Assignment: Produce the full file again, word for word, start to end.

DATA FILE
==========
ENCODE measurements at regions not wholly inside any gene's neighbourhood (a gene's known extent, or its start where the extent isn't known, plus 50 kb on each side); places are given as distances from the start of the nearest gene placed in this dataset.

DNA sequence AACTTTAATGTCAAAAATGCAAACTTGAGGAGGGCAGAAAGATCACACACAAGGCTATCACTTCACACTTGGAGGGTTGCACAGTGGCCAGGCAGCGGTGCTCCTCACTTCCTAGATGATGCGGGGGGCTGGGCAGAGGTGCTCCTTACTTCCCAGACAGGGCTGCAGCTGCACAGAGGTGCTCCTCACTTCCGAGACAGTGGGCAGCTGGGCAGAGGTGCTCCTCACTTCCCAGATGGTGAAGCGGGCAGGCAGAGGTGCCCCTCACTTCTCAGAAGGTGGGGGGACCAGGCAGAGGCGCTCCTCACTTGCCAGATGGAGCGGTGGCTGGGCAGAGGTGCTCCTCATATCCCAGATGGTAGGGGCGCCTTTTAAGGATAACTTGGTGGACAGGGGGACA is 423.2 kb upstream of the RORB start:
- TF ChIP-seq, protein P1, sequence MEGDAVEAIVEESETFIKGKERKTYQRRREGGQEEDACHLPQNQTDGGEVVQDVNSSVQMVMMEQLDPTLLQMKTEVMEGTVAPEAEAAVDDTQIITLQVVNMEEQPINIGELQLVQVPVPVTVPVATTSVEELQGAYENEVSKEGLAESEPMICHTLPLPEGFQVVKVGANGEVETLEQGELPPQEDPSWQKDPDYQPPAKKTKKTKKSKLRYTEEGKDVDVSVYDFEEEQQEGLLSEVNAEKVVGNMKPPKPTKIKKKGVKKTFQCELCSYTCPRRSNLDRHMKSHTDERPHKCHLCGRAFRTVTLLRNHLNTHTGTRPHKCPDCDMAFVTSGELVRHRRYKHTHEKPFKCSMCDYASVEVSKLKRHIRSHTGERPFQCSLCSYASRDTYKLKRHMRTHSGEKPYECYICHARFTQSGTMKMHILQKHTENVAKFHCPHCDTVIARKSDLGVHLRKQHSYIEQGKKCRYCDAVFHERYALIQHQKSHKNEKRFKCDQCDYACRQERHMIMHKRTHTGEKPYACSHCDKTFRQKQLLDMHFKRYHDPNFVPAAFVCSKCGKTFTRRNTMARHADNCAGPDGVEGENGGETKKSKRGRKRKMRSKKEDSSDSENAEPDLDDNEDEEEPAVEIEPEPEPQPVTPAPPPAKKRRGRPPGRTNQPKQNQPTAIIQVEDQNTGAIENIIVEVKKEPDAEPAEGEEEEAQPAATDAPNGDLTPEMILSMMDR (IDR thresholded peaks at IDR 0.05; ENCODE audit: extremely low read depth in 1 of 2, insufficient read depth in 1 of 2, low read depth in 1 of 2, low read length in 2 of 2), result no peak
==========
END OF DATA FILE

ENCODE measurements at regions not wholly inside any gene's neighbourhood (a gene's known extent, or its start where the extent isn't known, plus 50 kb on each side); places are given as distances from the start of the nearest gene placed in this dataset.

DNA sequence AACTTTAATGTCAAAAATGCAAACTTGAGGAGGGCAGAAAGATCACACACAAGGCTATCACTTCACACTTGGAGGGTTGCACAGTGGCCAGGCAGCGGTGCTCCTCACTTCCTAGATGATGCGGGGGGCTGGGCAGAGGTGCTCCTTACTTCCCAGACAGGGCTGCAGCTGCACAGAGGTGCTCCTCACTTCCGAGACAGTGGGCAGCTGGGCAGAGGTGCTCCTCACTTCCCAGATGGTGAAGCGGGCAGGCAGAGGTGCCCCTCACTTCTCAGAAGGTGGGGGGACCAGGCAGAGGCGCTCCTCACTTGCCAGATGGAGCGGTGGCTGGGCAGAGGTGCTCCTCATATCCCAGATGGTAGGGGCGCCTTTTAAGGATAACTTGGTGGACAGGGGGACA is 423.2 kb upstream of the RORB start:
- TF ChIP-seq, protein P1, sequence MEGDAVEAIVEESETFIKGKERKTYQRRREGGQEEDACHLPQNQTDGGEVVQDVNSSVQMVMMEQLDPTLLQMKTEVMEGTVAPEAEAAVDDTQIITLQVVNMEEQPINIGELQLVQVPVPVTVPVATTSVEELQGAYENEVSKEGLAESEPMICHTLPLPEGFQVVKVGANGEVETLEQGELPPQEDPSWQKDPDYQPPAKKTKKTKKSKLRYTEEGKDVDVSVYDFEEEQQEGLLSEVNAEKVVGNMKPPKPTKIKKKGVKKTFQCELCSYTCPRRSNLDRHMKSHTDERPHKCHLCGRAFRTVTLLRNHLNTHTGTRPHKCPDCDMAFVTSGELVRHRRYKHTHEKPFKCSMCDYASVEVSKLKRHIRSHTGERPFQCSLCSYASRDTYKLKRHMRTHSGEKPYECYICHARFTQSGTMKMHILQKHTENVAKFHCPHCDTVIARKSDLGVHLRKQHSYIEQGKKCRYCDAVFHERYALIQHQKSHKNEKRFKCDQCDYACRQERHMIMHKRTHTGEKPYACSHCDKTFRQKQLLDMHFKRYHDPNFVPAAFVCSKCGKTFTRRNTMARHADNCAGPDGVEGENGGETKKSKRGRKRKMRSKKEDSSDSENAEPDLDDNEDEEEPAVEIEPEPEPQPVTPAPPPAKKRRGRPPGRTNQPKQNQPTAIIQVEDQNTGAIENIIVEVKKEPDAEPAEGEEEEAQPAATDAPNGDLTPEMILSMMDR (IDR thresholded peaks at IDR 0.05; ENCODE audit: extremely low read depth in 1 of 2, insufficient read depth in 1 of 2, low read depth in 1 of 2, low read length in 2 of 2), result no peak